I have to admit that initially I found this esoteric fragrance world a bit too much for me. I couldn't really identify myself, and the way I think and do design, with this world! So in the first run I said no thank you to the offer from Serene House.

But thinking it over, I thought my reaction was a bit too arrogant and I started to research a bit deeper about what fragrance is and how it actually, in history, has had an important influence on peoples indoor life. In the Persian, Chinese, Egyptian, Greek and Roman cultures scent was an essential part of everyday life and as important as the architecture of an interior or its furniture's. It seems to add a 4th dimension to human's sense and experience of an interior space. It is known that public buildings in Rome were scented with different fragrances and that awakened my curiosity for what influence our scents might have to our everyday life.


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Donut Diffuser for Serene House

Going a bit deeper into the physiological, and may be even the psychological, effect of scents made the theme even more interesting and triggered my curiosity for how our olfactory system actually functions and how dependent we are on it.

Studying the esoteric aspect of the fragrance world made it clear to me that it was surely not my cup of tea. Therefore I started to think about getting the perception of this product category out of the mystical and naïve fog and into a simplicity that could enhance the subtleness of scents in order to give natural scents a revival in a contemporary environment.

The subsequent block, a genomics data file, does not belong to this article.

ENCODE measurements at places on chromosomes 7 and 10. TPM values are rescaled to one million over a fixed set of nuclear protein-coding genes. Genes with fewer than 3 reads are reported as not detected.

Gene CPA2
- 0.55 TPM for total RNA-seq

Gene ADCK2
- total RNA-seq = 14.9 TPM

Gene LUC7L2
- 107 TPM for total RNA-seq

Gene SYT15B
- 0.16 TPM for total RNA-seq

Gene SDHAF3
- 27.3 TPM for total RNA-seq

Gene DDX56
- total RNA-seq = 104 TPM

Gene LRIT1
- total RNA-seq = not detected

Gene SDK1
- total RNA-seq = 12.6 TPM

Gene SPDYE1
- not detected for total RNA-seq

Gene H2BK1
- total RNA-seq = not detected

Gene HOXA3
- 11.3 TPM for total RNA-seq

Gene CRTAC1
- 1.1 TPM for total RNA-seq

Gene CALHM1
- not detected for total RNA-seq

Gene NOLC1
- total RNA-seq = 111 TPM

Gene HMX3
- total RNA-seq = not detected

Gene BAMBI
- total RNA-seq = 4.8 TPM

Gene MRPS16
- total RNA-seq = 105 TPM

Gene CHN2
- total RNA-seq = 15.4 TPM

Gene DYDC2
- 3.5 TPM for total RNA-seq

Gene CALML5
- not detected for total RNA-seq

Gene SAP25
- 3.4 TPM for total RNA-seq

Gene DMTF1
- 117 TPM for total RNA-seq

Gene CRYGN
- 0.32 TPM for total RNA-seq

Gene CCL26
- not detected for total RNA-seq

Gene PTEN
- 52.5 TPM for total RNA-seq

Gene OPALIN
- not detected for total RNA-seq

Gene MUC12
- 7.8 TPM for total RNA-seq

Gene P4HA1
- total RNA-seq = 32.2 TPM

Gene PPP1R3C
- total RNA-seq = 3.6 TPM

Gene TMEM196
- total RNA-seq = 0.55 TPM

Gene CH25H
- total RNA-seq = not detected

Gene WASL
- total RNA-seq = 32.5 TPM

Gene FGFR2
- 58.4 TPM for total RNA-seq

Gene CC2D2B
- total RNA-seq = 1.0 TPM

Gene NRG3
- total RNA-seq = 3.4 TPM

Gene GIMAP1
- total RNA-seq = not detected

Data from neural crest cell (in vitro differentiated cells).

It might not be a deep philosophical statement that "scent is not visible" but it does activate a designers consideration on how and what triggers our consciousness and to which kind of materiality and shape we connect special fragrances. Yes, even the scents ability to trigger memories. My curiosity for this world went into something more concrete which needed to be defined not only as design, but also as a brand, as a philosophy. Simply, as a human point of view with an option for a new company to create something meaningful, sensitive and worthy, which could change people's sensory perception, behavior, yes, might even in the long term creating a healthier indoor environment with new technologies and designs to come.

So, I finally ended up saying yes; under the condition that I could create not only the product development, but also the foundation of a brand philosophy that over time would cover true innovative high tech products...

I wanted an air care brand that stimulates a spectrum of the human senses and a brand that "truly cares"! I got the allowance to do so and what you see now is the first step in which I have chosen to create very simple shapes and use natural materials, such as porcelain and glass as much as possible.

Today I have the function at Serene House to advise the management and owner of Serene House and build product strategies for the coming 5 years. I am overlooking the design and product development on a monthly basis. And right at this moment we are active with highly innovative air cleaning products in which the health aspect of polluted indoor air plays an increasing role.


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Scent Flute for Serene House

For the fragrances it was to me a totally new world to enter. Getting to know the entire business and production methods of essential oils and other fragrances, it is now slowly becoming possible for me to tell when an oil fragrance is in a high class.

The entire Serene House team is working hard to simplify the classification system for the consumer. That is to say, mapping Serene House scents so that our users can get to know much more about what quality they are actually buying and for what use, and for where.